The Hole That Held the Cross


Israel is forever at war. The evidence of this lamentable fact is everywhere.
This bunker system in northern Israel overlooks the southern Beqaa Valley in Lebanon.

I had the privilege of spending some time in Israel several years ago, along with one of my teenage kids. It was one of the coolest things I have ever done. Here in the United States, something old has maybe a couple hundred years on it. Over there, what might be an antique to us is like IKEA furniture to them. Their old stuff is 10 times as old. The sense of historical gravitas is palpable.

That experience gave me a sense of scale. For instance, the Dead Sea is really big, while the Sea of Galilee is quite small. It is also a really beautiful place. I can see why folks might be inclined to fight over it.

The Jews, the Romans, the Muslims, and the Crusaders have all laid claim to this extraordinary land at one time or another. The stigmata of that relentless struggle are literally everywhere. Roman aqueducts, ancient Jewish ruins, derelict half-century-old war machines, and Information Age shopping malls all share space on this same hallowed terrain.

This was painted on the side of a building in Palestinian-held Bethlehem.
Note that the dove of peace is wearing body armor.

Holy Ground

Most of the historically significant sites thereabouts have had churches built atop them — Greek Orthodox mostly. That means they are awash in bangles and quite old. Each generation has tried to commemorate the place in its own way. I found that bit somewhat distracting.

The Church of the Holy Sepulchre, as an example, covers the site of the crucifixion, the slab upon which Christ’s body was prepared, and what was most likely the tomb where his body was placed. The day we were there, it was crowded with believers from all over the world. There was a weird truth to be found amidst that polyglot mob.

This nobody carpenter preached for three years. He drew people to himself by means of compelling oratory, uniquely authoritative teaching, and some admittedly extraordinary miracles. He was ultimately murdered in relative anonymity by the occupying Romans, just like countless others. He nonetheless left such a profoundly powerful impression on the world.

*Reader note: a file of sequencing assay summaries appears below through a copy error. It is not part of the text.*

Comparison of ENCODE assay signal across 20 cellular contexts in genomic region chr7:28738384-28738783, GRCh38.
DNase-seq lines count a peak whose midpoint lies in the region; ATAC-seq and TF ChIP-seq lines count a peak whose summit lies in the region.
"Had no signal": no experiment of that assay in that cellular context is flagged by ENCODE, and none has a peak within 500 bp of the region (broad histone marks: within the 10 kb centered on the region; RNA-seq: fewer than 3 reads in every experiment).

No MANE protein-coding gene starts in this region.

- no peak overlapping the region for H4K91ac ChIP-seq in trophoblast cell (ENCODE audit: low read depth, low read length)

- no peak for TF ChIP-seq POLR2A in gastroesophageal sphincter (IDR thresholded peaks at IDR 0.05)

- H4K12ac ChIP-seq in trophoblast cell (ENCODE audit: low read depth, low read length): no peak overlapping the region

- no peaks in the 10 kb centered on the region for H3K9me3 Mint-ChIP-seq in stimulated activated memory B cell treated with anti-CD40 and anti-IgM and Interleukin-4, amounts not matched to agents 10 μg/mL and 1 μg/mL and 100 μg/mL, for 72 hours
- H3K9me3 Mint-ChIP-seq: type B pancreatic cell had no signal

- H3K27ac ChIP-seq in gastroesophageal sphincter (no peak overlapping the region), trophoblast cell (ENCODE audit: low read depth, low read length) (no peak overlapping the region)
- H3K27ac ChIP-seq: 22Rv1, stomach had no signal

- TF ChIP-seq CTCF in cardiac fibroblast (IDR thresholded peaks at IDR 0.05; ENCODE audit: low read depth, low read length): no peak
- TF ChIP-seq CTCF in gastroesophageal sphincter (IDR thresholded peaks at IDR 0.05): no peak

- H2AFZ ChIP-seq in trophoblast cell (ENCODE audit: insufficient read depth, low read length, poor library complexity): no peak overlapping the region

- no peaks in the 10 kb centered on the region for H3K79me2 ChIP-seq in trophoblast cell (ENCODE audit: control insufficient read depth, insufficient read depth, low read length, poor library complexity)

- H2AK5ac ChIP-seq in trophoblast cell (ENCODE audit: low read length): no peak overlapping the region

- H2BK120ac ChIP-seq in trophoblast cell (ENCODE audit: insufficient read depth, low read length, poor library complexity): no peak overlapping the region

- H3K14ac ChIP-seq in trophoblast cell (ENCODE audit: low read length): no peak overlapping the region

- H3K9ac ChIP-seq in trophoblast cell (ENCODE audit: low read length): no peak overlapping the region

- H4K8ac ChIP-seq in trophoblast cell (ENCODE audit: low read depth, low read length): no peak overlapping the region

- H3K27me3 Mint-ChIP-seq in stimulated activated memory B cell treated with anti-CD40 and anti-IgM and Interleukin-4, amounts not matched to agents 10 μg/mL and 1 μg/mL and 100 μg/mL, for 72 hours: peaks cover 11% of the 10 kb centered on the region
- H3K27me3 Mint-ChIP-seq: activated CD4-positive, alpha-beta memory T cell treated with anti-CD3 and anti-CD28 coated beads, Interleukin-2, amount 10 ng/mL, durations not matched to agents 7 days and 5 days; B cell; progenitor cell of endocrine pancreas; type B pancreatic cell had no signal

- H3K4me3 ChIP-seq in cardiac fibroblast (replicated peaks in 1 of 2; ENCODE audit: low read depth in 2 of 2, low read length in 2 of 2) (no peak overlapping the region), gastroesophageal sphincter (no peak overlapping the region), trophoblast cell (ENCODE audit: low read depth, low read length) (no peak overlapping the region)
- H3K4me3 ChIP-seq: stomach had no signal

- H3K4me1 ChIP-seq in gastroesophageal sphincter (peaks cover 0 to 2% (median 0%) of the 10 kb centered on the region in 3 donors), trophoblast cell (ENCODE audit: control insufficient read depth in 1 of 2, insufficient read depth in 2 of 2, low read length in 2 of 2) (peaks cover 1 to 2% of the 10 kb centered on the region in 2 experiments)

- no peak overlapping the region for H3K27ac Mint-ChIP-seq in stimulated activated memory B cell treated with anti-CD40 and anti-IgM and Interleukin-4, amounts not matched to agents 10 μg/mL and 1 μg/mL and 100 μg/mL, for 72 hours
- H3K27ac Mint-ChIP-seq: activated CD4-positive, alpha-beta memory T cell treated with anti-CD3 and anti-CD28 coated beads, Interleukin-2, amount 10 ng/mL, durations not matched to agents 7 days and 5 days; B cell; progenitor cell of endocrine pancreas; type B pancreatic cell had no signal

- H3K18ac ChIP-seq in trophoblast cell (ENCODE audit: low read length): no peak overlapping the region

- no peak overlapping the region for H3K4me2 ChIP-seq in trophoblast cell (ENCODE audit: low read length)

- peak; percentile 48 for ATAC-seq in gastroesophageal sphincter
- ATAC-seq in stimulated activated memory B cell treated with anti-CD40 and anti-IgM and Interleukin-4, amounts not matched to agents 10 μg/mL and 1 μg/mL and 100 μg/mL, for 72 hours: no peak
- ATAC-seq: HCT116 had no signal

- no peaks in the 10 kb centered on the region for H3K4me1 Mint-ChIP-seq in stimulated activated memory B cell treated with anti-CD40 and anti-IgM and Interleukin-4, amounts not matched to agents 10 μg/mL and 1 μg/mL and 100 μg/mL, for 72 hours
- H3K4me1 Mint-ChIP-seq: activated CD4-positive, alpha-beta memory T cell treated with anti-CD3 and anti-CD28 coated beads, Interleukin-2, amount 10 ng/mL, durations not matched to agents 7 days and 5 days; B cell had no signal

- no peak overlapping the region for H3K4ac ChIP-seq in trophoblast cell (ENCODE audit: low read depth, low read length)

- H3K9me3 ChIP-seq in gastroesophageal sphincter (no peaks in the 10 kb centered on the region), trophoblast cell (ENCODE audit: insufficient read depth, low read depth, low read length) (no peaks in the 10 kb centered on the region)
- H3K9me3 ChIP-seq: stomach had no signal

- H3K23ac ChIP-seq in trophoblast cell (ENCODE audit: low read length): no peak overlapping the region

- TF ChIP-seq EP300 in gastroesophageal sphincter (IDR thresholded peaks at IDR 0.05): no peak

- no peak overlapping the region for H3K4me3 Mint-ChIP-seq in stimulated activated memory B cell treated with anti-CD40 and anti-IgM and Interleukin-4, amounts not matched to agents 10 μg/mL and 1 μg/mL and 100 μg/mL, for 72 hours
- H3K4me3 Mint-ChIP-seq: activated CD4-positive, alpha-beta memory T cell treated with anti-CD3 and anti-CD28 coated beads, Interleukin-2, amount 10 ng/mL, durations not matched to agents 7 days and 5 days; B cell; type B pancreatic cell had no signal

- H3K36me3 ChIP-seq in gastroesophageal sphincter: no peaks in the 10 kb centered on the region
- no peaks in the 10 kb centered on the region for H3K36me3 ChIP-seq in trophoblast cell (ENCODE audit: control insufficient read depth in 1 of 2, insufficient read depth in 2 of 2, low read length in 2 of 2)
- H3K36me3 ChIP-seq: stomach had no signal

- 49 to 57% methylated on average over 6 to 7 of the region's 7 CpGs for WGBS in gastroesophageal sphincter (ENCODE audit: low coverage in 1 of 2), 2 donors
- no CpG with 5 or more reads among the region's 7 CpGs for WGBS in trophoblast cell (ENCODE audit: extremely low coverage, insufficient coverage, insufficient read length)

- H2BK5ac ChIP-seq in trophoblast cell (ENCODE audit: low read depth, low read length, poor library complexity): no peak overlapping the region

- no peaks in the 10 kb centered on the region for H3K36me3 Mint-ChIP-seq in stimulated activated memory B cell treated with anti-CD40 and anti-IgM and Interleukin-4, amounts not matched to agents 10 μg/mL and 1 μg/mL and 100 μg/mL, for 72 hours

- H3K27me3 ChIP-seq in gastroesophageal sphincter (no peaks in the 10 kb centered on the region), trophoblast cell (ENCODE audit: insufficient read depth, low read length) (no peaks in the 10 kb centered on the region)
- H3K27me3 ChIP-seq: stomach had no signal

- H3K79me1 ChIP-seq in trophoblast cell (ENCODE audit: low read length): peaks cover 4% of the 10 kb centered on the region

Regardless of your particular faith, or even lack thereof, the argument could be made that Jesus Christ was the single most influential individual who ever lived. Pretty much all of humanity zeroes their calendars on his birth. Christianity remains the most popular religion in human history. Today, 31.1% of the world’s population identifies as Christian. Muslims rank number two at 24.9%. The fact that I could hear Czech, Spanish, Chinese, French, Portuguese, Arabic, and Swahili, all spoken in that single space, testified to the exceptional nature of the man and his capacity to draw followers even today.

I snapped this picture of an Israeli Merkava tank on the side of the road.
The Israelis take their national defense quite seriously.

A Curious Place to Die

The old hymn describes the site of the crucifixion thusly, “On a hill far away, stood an old rugged cross …”

The implication is that this was some grassy pastoral place. That wasn’t it at all. Christ took that final agonizing breath in a rock quarry. There were also undoubtedly hundreds, if not thousands, of others who perished horribly in the same place by the same means both before and after.

The actual rocky spot juts up out of the floor of the church. They constructed the whole building around it. There is this fairly garish altar thing built over the particular place. When our turn came, we queued up to walk by and marvel in the moment. Few people spoke.

I was personally quite moved by the experience. This was, in all probability, the only time I would ever visit this hallowed spot. Additionally, aside from my child and a few others, nobody in this building knew me from Adam’s housecat. I honestly just couldn’t help myself.

This is a crucifixion nail excavated in Romania. This would have been an indescribably horrible way to die.

Becoming That Guy ...

I discreetly made my way out of the line and slipped over to the altar before anyone could stop me. I knelt before this holiest of places and reached carefully underneath. I then slipped my right hand into the hole that held the cross of Jesus Christ.

I was only there for a moment, but I recall it being about 4 by 4 inches and hewn directly into the underlying rock. I could imagine some nameless Roman slave chipping that thing out more than two millennia ago. I could see in my mind’s eye the Roman legionaries nailing the condemned in place and then viciously dropping the shaft of the cross into the hole. The poor unfortunate would then slowly suffocate in indescribable misery. Once that was done, the Roman troops swapped out crosses and started the process anew.

Amidst a sea of extraordinary experiences, that one was particularly powerful. I can’t say that I never washed my right hand again, but I do oft ponder where it has been. My child was naturally scandalized, and a bunch of strangers I will never see again likely had their stereotypes of obnoxious Americans cemented for all of time. However, I’m the only guy I know who can say he has stuck his hand in the hole that held the cross. With the crystalline clarity of hindsight, I’d say it was worth it.

Subscribe To American Handgunner